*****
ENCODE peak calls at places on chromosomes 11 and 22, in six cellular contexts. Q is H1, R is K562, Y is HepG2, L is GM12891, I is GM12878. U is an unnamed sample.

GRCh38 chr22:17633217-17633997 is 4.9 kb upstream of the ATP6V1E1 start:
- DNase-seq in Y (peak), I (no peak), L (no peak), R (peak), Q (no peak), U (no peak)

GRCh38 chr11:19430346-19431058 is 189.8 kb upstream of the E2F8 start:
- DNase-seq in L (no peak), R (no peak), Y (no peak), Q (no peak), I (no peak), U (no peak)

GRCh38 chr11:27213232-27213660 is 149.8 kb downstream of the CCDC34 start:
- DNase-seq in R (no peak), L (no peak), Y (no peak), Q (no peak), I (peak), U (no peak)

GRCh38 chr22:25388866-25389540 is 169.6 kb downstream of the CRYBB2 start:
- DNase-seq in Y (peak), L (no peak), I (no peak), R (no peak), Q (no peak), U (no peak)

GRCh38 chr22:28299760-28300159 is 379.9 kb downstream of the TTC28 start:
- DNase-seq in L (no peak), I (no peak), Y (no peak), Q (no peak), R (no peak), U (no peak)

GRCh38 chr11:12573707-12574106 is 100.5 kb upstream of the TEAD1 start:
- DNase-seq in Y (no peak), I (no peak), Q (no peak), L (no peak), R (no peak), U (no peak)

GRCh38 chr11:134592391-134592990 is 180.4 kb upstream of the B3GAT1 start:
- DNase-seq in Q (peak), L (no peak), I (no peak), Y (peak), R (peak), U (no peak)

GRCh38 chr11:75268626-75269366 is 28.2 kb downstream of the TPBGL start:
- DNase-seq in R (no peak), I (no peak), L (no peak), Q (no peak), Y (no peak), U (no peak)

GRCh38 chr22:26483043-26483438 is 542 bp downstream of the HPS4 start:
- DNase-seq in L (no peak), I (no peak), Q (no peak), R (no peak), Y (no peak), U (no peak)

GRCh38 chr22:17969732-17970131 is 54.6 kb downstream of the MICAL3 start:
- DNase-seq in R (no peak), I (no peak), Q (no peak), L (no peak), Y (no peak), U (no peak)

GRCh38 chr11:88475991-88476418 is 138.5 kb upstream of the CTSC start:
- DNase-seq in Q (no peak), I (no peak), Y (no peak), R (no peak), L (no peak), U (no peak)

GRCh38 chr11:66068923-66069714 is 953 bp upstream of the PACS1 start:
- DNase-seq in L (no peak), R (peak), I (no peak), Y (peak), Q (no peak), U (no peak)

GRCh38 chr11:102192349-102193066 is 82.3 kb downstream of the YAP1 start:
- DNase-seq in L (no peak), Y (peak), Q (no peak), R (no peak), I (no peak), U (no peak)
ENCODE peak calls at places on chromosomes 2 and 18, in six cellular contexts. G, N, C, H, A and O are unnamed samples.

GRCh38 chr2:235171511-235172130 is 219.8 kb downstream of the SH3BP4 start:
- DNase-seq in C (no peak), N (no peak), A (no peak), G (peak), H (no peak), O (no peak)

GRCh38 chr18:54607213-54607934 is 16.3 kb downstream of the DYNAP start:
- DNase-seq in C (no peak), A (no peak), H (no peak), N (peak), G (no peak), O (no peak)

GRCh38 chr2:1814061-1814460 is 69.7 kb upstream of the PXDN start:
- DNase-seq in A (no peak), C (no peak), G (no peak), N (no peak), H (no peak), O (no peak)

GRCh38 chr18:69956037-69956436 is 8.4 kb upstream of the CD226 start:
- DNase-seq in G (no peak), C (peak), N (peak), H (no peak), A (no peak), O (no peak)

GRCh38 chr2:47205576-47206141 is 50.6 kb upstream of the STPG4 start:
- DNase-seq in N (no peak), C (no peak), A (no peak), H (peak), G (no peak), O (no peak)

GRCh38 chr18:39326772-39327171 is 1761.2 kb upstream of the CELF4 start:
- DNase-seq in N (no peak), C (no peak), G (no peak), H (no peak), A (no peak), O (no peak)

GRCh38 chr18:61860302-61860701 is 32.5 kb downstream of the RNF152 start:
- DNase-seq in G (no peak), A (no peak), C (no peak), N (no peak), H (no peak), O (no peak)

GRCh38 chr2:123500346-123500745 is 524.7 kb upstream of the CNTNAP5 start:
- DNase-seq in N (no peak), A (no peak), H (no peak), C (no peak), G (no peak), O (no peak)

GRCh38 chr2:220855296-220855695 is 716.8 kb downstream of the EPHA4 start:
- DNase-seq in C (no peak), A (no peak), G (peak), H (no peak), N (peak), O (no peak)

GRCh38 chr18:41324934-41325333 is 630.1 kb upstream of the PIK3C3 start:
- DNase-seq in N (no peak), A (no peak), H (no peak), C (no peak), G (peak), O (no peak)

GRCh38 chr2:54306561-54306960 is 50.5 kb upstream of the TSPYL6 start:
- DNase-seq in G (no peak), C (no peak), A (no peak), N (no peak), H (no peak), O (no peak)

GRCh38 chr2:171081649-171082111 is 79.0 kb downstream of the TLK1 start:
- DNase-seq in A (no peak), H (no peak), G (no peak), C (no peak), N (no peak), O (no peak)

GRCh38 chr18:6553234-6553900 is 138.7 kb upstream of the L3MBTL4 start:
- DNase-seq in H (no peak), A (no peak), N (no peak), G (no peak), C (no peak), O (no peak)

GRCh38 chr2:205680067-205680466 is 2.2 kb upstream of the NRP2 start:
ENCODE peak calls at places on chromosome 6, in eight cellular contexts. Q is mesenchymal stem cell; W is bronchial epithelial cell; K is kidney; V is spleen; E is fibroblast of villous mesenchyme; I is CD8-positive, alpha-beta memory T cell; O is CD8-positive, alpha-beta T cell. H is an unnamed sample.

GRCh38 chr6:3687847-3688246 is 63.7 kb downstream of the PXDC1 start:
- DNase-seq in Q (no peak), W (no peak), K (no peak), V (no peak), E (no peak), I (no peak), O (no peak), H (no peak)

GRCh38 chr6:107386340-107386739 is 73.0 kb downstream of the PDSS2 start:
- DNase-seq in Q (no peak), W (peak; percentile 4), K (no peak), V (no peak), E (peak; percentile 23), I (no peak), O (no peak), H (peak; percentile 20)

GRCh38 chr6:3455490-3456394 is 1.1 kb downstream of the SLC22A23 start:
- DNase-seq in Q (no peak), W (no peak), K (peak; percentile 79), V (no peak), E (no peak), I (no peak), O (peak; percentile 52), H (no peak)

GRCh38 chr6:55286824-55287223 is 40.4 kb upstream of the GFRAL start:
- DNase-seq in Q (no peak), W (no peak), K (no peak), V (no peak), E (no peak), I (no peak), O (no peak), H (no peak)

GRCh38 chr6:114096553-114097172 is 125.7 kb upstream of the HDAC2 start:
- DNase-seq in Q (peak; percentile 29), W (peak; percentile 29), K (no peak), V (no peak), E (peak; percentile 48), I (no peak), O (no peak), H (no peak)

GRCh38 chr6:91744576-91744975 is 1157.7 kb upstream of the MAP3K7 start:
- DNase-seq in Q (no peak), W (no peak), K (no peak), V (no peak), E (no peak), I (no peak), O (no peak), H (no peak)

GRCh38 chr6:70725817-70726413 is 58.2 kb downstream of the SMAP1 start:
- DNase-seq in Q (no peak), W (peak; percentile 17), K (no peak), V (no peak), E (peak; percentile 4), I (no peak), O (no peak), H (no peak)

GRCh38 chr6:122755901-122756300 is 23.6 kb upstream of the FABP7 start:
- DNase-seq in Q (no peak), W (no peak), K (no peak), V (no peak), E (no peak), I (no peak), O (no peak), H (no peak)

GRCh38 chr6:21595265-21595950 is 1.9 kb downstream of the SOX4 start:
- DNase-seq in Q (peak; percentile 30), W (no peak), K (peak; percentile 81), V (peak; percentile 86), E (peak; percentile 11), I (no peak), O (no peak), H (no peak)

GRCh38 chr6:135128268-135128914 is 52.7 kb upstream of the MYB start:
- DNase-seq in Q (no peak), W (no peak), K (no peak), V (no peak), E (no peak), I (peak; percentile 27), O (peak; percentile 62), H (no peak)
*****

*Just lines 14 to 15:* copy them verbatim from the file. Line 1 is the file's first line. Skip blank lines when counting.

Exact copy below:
GRCh38 chr11:134592391-134592990 is 180.4 kb upstream of the B3GAT1 start:
- DNase-seq in Q (peak), L (no peak), I (no peak), Y (peak), R (peak), U (no peak)